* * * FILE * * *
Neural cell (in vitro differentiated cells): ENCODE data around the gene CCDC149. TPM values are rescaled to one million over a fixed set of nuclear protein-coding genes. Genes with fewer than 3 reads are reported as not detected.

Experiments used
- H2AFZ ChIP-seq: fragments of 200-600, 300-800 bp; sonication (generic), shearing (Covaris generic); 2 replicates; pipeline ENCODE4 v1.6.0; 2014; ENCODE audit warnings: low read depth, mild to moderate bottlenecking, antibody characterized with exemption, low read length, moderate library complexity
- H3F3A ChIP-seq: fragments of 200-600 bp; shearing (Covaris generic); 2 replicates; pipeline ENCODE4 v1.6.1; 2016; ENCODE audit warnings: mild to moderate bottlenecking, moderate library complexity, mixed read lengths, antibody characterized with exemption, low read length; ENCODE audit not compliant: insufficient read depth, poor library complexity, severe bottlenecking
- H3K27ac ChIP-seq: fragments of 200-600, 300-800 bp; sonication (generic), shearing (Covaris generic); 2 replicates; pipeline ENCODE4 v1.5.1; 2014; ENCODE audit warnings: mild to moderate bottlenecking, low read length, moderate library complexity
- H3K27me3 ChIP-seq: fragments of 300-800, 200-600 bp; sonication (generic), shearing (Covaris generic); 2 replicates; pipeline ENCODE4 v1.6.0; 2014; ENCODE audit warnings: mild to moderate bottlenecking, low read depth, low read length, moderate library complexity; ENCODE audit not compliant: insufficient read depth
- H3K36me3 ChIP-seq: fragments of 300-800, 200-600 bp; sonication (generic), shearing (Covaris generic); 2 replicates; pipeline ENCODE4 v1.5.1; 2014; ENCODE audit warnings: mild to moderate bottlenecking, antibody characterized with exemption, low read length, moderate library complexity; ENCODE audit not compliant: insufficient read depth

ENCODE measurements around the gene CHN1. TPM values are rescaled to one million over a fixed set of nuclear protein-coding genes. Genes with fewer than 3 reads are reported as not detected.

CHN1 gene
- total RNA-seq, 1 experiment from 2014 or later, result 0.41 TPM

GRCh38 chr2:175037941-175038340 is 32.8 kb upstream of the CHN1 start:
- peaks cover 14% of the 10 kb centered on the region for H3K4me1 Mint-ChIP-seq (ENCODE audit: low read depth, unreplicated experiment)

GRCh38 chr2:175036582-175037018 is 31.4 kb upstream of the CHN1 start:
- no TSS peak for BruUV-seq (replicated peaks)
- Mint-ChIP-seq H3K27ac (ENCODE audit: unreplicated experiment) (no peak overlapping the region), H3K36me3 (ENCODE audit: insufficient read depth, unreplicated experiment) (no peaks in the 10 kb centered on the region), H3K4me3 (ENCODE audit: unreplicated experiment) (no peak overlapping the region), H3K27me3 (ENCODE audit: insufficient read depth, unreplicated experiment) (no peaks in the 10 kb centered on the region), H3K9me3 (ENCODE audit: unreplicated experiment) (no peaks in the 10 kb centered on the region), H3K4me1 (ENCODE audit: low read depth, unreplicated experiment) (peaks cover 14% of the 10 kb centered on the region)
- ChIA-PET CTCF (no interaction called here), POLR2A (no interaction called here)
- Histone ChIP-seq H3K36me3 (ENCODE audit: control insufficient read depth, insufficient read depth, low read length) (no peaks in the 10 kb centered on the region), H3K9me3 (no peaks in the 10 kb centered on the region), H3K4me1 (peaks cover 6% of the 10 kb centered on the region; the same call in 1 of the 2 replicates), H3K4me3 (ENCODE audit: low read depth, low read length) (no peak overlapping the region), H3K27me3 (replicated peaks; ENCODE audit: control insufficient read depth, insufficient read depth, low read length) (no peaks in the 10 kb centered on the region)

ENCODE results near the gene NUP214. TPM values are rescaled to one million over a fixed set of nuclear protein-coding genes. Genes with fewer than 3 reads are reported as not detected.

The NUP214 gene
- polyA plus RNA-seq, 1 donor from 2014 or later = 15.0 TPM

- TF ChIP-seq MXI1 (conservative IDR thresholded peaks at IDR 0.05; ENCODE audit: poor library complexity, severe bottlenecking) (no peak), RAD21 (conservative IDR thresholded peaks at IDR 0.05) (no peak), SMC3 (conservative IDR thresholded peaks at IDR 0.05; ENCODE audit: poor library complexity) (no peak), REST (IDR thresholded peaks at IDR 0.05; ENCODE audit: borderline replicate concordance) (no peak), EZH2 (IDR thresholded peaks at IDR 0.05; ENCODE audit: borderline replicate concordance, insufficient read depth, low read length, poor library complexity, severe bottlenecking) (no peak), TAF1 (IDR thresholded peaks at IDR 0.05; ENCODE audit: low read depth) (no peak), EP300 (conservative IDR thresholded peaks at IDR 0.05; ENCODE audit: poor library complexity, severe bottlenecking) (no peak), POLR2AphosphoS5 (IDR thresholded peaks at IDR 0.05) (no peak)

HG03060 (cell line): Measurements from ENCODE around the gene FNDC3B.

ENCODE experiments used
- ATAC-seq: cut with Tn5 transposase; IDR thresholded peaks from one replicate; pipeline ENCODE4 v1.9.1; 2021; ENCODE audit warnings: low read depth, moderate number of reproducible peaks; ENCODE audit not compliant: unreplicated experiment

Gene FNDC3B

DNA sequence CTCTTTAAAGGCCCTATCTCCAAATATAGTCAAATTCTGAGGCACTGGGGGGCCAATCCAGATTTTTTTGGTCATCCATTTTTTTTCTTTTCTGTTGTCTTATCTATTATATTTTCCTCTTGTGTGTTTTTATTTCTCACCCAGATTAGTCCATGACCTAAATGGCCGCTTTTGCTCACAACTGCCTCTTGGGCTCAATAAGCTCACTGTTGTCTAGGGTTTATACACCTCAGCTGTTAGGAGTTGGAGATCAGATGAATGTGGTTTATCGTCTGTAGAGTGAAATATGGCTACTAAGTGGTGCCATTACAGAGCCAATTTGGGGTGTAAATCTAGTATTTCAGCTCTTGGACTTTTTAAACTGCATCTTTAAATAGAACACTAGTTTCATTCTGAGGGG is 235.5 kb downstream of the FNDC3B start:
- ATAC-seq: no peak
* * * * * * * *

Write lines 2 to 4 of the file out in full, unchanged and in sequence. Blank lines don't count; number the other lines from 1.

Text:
Experiments used
- H2AFZ ChIP-seq: fragments of 200-600, 300-800 bp; sonication (generic), shearing (Covaris generic); 2 replicates; pipeline ENCODE4 v1.6.0; 2014; ENCODE audit warnings: low read depth, mild to moderate bottlenecking, antibody characterized with exemption, low read length, moderate library complexity
- H3F3A ChIP-seq: fragments of 200-600 bp; shearing (Covaris generic); 2 replicates; pipeline ENCODE4 v1.6.1; 2016; ENCODE audit warnings: mild to moderate bottlenecking, moderate library complexity, mixed read lengths, antibody characterized with exemption, low read length; ENCODE audit not compliant: insufficient read depth, poor library complexity, severe bottlenecking